The left wing was separated from the airframe. The leading edge of the wing was compressed inward at the wing root extending outboard 6-feet 6-inches. The aft wing attachment point was pushed inboard and penetrated the left main fuel tank. The remaining leading edge of the left wing was pushed inward 9-feet outboard of the wing root and extended outboard to the left wing tip fairing. The left main fuel tank was ruptured and the left main fuel tank cap had a tight seal. The aileron was attached to its attachment points. Left aileron continuity was confirmed from the aileron bell crank extending inboard to the wing root. The flap was attached to its attachment points and was extended to the full down position. The left wing strut separated from the wing and the fuselage attachment points.
Examination of the engine assembly revealed the upper right engine mount leg was separated. The remaining engine mount legs were intact. The lower right engine tubular mount was bent aft, and the cross tube in-between the lower engine mounts was bent. The remaining engine mount tubes were intact. Examination of the engine assembly revealed no damage to the left engine exhaust tubes and muffler. The right engine exhaust tubes and muffler was not damaged. The right exhaust tail pipe was crushed aft of the muffler. The left and right induction tubes were not damaged. The intake air box was crushed, and the induction air filter was not contaminated. Examination of the engine assembly revealed the throttle was full forward at the fuel servo. The mixture control arm was bent and was in the full rich position. The fuel servo and fuel pump remained attached to the engine and were not damaged. The left and right magnetos and engine harness remained attached to the engine and no damage was noted. The starter and alternator remained attached to the engine and no damage was noted. The starter ring gear was intact. The starter drive pinion was extended and bent. The upper and lower vacuum pumps remained attached to the engine and were not damaged. The oil cooler remained attached to the engine and was not damage. The oil filter remained attached to the engine and was not damaged. The engine oil dipstick indicated 6 quarts of oil. The propeller governor remained attached to the engine and no damage was noted. The propeller governor control arm was in the full forward position.
The engine was partially disassembled. The crankshaft and crankshaft flange were intact and not bent. The top and bottom spark plugs were removed and were gray in color and "normal" when compared to the Champion Check A Plug chart. The No.2 bottom spark plug was oily. The engine was rotated by turning the propeller. Compression and suction was obtained at all cylinders. Continuity was established from the crankshaft to the rear gears. The rocker arms and valves moved when the crankshaft was rotated. The oil filter and oil suction screen were removed, opened, and were free of contaminants. The aircraft fuel strainer was disassembled, fuel was present, and the filter screen was free of contaminants. The engine driven fuel pump produced fuel at the outlet port when the engine was rotated by the propeller. The fuel servo was removed and fuel was present in the servo and in the fuel line between the fuel servo and the fuel pump. The servo inlet screen was removed and free of contaminants. The fuel manifold was removed and disassembled. No damage was noted to the diaphragm. The fuel injector nozzles were removed and were not obstructed. Spark was produced at all 12 magneto ignition leads when the engine was rotated by the propeller. The upper vacuum pump was removed and produced air pressure at the outlet port when the drive coupling was turned by hand. The lower vacuum pump was not removed due to firewall damage. The lower vacuum pump drive coupling was observed to rotate as the propeller was turned by hand. The propeller governor was removed and the oil screen was free of contaminants.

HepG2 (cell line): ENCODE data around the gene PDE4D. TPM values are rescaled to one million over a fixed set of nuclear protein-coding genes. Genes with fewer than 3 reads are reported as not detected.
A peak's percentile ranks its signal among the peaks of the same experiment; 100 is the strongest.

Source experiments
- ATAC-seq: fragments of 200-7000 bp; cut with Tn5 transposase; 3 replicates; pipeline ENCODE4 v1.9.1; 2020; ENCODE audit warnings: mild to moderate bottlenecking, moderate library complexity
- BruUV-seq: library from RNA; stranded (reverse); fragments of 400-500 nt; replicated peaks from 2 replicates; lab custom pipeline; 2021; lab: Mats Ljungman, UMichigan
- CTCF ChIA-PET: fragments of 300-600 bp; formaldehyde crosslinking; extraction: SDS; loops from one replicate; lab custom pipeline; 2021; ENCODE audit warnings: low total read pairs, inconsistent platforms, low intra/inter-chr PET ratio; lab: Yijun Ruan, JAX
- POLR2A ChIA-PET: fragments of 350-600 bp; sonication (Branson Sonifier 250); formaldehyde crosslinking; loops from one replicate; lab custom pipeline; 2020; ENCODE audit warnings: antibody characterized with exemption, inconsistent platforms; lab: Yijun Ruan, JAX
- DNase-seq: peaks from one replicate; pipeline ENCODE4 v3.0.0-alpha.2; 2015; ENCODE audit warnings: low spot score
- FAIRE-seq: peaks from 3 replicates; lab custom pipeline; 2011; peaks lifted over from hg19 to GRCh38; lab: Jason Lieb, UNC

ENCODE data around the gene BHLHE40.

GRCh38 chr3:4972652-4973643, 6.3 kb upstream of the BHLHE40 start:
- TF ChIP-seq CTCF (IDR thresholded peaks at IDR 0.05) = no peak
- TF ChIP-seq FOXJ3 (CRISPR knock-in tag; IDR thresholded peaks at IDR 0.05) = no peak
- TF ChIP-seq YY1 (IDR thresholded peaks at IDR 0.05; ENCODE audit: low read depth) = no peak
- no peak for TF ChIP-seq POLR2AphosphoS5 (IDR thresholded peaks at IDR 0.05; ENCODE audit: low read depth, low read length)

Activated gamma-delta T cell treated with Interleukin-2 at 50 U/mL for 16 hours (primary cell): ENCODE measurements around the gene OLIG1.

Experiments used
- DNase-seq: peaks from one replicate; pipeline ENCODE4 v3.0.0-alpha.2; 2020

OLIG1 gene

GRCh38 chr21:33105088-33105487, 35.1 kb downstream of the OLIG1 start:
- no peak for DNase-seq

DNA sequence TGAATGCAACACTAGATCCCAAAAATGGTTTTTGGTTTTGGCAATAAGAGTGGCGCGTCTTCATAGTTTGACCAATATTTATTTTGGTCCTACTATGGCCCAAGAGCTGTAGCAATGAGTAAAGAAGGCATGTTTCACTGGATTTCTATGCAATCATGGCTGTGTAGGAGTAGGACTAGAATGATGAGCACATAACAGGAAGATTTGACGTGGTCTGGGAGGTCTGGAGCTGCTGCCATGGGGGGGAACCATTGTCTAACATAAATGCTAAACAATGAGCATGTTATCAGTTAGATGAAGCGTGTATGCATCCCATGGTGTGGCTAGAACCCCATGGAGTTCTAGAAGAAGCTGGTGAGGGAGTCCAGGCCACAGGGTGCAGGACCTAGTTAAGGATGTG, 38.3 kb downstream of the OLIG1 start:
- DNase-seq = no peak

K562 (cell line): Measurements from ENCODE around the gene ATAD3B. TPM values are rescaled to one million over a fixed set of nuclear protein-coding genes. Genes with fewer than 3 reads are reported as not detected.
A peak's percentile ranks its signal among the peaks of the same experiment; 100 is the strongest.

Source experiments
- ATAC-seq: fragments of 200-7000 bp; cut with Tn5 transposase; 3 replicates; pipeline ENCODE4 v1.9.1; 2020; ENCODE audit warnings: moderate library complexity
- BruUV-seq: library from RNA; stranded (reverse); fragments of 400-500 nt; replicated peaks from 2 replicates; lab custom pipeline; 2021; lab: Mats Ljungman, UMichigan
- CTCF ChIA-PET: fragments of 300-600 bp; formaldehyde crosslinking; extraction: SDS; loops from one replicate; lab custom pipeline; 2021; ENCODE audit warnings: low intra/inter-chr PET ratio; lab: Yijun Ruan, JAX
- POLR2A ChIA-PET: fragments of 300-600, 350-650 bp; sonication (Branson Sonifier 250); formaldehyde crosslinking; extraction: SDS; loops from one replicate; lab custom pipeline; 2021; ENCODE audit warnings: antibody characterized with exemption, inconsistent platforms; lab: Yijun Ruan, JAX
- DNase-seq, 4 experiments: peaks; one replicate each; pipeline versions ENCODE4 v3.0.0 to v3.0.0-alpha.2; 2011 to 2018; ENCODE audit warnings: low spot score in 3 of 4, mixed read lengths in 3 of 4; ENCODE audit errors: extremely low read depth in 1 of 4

MEDICAL AND PATHOLOGICAL INFORMATION
The pilot was transported to the University of Alabama Medical Center, Birmingham, Alabama with serious injuries. The Forensic Toxicology Research Section, Federal Aviation Administration, Oklahoma City, Oklahoma performed toxicology of specimens from the pilot. The results were negative for ethanol and drugs. Carbon monoxide and cyanide testing was not performed.
Review of the pilot's post-accident hospitalization medical records notes a history from the pilot's family stating the pilot "has memory problems, can't make quick decisions, and gets lost." In addition review of medical records from the pilot's personal physician and gerontologist revealed that the pilot had a history of memory problems for at least 10 years, and a diagnosis of dementia since 2003. He had been on two different medications for his dementia since 2004, with progression of symptoms and increasing difficulty with memory. He had been advised by physicians not to fly alone more than two years prior to the accident and had been noted on at least two occasions to have stopped taking prescribed medication. The pilot's most recent application for 3rd Class Airman Medical Certificate on 1/4/05 did not note the pilot's history of dementia or use of medications to treat dementia.
Review of the Cessna Information Manual for the Skylane Model 182T revealed the stall speeds with full flaps at 30-degree angle of bank is 44 knots indicated airspeed (KIAS), at 45-degree angle of bank is 49 KIAS, and 60-degree angle of bank is 58 KIAS.
The wreckage was released to Atlanta Air Recovery, Griffin, Georgia, on April 14, 2006. The airplane logbooks were released to the FAA Aviation Safety Inspector on March 5, 2006.